It is pretty manifest that any objections against AR filed in reply to a statement of grounds of opposition should be filed as early as possible that is in reply to the filing of those AR. Waiting to take position is never advisable. This was already necessary under the RPBA07, cf. Art 13(3) RPBA07, it is even more necessary under the RPBA20 which comprise a lot of measures against late submissions.
Obiter dictum in a decision of the EBA
Whether an obiter dictum in a decision of the EBA cannot be expected to have undergone the same level of analysis and scrutiny as statements made in the context of the ratio decidendi may be left as it is.
The EBA is most probably aware that any statement in its reasoning will be carefully scrutinised. Doubts about the above statement of the board are thus permitted!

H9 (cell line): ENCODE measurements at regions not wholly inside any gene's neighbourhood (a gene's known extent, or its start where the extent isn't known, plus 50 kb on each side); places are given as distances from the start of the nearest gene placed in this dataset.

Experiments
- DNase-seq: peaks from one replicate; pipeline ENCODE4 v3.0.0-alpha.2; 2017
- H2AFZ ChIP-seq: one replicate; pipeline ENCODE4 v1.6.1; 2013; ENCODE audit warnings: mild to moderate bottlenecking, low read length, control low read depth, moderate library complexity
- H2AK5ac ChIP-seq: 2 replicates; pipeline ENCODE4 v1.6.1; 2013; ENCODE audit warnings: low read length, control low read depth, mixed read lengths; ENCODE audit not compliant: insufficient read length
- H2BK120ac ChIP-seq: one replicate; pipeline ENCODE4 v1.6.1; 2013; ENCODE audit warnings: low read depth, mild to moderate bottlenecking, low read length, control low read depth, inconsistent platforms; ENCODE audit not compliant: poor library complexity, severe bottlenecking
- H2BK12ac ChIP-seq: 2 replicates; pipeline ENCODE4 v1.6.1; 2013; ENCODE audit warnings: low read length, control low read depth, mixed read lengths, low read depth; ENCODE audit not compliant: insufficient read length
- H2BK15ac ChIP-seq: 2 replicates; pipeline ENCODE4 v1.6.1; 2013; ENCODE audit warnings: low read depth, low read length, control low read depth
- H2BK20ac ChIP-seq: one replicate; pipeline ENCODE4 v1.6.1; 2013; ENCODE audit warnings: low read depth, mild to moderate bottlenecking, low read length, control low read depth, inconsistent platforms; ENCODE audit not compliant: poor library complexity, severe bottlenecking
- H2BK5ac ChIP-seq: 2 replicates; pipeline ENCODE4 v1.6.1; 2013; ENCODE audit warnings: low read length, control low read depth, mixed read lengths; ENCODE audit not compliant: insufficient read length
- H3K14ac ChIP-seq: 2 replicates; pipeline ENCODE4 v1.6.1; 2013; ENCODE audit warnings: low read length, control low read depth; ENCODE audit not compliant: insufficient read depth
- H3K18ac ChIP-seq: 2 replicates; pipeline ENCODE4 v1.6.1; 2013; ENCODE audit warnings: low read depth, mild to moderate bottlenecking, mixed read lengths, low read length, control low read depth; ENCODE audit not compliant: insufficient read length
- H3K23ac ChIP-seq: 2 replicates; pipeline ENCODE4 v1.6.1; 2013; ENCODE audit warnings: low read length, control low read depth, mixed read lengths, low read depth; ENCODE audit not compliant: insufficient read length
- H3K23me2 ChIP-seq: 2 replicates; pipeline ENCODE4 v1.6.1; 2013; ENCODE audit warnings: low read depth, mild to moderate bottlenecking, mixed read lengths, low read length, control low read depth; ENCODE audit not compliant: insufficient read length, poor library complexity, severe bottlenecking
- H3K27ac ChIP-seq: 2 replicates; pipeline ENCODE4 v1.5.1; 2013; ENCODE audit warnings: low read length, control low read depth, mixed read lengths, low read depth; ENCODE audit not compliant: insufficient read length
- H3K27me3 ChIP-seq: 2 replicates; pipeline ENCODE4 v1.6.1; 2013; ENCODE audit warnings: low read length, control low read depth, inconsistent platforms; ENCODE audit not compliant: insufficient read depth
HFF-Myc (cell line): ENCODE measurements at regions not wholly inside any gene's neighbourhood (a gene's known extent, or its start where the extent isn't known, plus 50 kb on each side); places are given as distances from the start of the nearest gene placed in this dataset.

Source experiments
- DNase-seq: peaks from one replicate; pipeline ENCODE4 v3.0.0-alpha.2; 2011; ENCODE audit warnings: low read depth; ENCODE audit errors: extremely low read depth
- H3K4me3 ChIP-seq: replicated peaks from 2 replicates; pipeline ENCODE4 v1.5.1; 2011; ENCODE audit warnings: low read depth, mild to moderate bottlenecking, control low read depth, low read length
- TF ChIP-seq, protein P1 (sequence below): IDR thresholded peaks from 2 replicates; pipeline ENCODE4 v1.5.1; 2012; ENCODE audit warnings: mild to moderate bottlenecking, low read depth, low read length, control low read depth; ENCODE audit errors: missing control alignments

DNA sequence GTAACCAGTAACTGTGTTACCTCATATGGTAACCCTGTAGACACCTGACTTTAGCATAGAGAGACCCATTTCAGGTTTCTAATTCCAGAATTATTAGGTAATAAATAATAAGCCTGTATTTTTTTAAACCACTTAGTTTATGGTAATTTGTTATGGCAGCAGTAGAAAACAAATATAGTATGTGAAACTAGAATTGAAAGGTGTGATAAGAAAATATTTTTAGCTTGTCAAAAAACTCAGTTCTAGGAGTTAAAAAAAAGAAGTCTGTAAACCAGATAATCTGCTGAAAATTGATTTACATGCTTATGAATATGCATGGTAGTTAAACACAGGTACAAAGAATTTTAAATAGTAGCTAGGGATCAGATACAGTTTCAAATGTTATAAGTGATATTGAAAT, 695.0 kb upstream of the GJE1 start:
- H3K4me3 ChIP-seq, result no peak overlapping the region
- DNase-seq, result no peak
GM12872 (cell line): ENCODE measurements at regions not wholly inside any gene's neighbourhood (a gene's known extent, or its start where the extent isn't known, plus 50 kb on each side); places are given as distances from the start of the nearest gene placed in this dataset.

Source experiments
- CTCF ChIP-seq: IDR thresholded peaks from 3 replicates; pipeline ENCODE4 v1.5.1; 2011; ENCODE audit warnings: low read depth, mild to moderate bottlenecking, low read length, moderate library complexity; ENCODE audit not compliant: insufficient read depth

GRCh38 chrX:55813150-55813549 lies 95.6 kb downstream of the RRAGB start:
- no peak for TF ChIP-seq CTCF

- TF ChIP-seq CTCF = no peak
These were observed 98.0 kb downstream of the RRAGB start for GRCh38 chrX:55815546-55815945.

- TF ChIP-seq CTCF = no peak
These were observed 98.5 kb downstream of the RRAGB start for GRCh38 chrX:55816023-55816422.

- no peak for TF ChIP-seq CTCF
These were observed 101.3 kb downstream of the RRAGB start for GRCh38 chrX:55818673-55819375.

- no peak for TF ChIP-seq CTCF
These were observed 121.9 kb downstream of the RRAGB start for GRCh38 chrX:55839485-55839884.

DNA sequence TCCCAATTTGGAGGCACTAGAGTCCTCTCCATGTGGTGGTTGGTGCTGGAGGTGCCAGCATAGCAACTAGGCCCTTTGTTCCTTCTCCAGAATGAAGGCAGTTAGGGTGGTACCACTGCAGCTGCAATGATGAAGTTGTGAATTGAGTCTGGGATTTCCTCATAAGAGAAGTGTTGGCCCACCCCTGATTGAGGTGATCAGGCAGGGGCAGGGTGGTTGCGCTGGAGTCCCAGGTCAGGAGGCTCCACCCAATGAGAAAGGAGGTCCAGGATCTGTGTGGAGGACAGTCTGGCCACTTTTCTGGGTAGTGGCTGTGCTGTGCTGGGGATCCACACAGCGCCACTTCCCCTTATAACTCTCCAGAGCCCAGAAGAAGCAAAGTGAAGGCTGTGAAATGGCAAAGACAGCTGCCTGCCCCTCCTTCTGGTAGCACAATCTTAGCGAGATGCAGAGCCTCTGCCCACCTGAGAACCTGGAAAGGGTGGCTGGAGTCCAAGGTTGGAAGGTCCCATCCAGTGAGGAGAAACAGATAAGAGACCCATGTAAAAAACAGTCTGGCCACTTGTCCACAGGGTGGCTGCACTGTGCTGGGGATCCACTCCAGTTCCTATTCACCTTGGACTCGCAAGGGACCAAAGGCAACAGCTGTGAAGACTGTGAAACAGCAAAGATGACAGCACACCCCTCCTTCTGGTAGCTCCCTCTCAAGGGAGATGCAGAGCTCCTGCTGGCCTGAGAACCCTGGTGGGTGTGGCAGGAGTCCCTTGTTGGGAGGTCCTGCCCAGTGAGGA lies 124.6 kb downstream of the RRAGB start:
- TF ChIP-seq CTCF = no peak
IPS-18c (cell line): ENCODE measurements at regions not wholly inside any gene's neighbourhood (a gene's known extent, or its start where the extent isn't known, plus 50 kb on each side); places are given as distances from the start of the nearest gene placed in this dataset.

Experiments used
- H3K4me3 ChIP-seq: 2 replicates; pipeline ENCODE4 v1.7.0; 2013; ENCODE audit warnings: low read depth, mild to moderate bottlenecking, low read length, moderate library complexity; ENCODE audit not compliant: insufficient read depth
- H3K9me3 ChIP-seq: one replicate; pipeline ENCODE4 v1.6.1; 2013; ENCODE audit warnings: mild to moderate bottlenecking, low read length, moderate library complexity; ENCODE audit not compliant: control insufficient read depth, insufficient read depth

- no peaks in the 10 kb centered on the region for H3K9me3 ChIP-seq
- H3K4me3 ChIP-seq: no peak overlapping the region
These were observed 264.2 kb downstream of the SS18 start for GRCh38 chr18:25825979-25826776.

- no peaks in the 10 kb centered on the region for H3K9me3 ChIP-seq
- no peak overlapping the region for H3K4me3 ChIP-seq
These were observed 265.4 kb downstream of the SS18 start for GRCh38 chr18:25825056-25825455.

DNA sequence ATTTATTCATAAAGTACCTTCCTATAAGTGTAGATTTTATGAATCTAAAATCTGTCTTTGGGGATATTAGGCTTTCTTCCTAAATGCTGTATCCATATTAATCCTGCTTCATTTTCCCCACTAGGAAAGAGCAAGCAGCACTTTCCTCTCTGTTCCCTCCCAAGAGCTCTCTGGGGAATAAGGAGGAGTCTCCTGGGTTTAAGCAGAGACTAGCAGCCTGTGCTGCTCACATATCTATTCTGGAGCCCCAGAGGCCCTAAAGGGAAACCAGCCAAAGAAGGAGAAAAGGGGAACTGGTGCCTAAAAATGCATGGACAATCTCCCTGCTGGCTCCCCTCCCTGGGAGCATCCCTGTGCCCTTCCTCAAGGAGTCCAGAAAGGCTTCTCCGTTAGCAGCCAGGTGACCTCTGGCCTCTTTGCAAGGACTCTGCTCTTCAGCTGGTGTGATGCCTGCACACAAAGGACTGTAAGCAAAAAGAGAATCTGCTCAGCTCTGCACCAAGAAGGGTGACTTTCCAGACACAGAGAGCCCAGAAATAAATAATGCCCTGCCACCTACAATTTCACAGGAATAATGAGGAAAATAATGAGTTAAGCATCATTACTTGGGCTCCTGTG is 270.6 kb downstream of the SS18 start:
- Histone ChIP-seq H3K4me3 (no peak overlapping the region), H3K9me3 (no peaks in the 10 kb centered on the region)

Late-filed objections prima facie relevant when AR are filed in due time
In the present case the late-filed objections against AR 14, especially those under Art 123(2), were not found prima facie relevant.
A contrario, it can thus be considered, that when late-filed objections are prima facie relevant, they can be filed and must be admitted after the communication of the board annexed to the summons.
Under Art 13(2) RPBA20 such late-filed objections are regularly admitted. They can be raised by the opponent or by the board during the OP or in advance of the OP.
The proprietor can subsequently file at least a further request in an attempt to overcome those objections. The conditions set out in Art 13(1) RPBA then also apply to such a late-filed request from the proprietor.